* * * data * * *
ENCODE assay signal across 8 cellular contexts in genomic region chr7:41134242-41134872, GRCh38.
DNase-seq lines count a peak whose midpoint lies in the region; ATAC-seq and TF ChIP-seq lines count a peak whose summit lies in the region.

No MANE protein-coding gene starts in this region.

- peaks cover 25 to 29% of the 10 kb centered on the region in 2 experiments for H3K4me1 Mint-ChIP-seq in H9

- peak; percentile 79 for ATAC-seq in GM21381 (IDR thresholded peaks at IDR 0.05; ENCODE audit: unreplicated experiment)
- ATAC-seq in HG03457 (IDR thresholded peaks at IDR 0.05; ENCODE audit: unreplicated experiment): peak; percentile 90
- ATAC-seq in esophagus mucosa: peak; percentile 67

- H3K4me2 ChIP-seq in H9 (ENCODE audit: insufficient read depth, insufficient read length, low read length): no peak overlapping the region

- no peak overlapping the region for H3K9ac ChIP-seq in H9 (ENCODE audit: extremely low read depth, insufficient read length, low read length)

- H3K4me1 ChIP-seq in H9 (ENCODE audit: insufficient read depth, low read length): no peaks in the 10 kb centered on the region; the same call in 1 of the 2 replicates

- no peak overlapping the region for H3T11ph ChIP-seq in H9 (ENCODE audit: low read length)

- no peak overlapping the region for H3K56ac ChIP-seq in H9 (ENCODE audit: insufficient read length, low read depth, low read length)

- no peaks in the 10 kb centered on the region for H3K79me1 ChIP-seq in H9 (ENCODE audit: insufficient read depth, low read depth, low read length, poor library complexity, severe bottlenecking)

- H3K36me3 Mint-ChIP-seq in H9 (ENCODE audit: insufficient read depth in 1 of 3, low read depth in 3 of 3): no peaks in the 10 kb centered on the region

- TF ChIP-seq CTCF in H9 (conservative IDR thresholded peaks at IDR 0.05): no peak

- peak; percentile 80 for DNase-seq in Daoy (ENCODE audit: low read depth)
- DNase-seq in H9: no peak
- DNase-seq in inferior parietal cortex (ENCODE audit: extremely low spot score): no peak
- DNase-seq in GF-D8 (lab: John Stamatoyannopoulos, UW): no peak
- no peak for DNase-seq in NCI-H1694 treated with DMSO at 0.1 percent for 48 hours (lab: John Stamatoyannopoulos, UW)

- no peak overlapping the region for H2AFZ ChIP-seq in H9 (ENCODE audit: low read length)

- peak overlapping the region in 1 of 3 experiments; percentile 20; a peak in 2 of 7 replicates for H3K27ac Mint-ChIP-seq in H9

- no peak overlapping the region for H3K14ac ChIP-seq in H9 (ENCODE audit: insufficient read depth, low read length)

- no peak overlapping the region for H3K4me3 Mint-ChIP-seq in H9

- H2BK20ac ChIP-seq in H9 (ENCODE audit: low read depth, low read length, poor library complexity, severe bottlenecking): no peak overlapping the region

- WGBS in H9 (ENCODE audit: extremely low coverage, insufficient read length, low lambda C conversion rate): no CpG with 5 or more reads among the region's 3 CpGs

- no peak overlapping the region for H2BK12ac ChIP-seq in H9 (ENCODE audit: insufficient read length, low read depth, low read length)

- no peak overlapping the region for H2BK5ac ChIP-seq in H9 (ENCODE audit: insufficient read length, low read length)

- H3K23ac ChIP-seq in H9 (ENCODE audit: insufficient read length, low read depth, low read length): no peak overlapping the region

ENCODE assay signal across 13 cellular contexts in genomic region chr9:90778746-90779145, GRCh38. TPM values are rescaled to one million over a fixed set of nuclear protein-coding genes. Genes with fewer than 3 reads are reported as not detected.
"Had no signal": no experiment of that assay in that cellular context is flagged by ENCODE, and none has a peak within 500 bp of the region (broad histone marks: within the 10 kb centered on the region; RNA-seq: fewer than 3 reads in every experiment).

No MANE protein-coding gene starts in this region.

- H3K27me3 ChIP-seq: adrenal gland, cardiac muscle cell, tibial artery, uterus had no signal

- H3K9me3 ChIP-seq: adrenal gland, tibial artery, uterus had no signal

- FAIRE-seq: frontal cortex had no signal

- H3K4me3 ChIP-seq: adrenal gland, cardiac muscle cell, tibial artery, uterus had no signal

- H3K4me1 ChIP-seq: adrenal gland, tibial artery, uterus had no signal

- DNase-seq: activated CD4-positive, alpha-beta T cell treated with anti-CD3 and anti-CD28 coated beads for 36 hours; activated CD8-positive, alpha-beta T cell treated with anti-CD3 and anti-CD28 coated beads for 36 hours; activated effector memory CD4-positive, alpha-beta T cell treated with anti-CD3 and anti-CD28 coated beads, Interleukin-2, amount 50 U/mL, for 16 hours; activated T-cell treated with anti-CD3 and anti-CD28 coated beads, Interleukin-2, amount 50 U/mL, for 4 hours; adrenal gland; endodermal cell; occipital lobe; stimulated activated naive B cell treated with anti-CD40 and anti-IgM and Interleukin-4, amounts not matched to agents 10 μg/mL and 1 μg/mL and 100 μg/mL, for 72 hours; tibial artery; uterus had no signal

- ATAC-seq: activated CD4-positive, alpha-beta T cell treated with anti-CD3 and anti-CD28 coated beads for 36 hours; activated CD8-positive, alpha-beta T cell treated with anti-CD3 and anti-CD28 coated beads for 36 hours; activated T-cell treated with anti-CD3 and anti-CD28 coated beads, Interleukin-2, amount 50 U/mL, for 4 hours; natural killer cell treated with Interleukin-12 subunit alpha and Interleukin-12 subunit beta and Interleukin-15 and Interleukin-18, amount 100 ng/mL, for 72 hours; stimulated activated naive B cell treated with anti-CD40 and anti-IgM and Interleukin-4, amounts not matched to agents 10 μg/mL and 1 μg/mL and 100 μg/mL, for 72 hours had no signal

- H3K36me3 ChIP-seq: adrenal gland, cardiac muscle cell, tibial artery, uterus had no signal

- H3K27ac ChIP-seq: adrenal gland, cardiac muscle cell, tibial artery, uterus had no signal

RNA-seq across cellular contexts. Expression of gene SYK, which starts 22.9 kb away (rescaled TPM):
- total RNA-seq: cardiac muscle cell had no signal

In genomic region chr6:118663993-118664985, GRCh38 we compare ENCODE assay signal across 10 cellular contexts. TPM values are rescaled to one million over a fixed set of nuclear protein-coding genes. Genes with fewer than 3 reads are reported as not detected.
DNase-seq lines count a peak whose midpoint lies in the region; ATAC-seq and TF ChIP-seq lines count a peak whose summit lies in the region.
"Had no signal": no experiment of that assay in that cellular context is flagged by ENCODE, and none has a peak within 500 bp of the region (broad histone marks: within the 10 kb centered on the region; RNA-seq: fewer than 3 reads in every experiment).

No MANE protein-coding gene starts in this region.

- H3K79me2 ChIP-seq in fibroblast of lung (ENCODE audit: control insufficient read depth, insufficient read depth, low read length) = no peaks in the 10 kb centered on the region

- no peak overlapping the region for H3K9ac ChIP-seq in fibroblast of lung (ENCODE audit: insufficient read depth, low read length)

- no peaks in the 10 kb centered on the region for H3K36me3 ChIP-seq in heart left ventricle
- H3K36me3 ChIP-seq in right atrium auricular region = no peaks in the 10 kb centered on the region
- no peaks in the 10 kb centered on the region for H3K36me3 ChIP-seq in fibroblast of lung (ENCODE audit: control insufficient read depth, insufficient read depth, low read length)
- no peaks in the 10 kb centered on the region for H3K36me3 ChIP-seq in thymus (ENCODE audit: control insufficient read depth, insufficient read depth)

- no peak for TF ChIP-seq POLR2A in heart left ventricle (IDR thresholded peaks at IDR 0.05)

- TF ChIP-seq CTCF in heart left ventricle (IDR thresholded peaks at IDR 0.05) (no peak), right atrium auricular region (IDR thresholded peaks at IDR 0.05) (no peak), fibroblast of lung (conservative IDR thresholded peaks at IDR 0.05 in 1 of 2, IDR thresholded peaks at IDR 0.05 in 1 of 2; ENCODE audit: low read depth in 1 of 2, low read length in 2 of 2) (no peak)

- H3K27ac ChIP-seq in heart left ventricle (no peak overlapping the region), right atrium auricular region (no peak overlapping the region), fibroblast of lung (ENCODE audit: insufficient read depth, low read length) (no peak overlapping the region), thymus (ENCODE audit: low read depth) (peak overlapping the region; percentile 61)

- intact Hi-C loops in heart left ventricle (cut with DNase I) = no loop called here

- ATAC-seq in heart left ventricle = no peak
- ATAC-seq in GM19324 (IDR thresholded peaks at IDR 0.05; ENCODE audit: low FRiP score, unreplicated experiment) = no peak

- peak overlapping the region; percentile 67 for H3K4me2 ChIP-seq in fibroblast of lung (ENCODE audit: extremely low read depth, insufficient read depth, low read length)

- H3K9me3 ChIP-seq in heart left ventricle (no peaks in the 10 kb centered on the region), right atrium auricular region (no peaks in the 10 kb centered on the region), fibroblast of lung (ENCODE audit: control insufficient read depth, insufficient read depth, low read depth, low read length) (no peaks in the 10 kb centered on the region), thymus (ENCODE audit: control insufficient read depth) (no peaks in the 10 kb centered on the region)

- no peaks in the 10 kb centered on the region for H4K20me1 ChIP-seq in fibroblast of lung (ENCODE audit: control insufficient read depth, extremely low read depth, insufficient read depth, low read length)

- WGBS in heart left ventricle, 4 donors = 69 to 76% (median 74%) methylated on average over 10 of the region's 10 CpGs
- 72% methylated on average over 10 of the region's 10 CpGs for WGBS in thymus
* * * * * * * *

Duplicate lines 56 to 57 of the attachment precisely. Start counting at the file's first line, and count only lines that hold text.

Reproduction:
- H3K27ac ChIP-seq in heart left ventricle (no peak overlapping the region), right atrium auricular region (no peak overlapping the region), fibroblast of lung (ENCODE audit: insufficient read depth, low read length) (no peak overlapping the region), thymus (ENCODE audit: low read depth) (peak overlapping the region; percentile 61)

- intact Hi-C loops in heart left ventricle (cut with DNase I) = no loop called here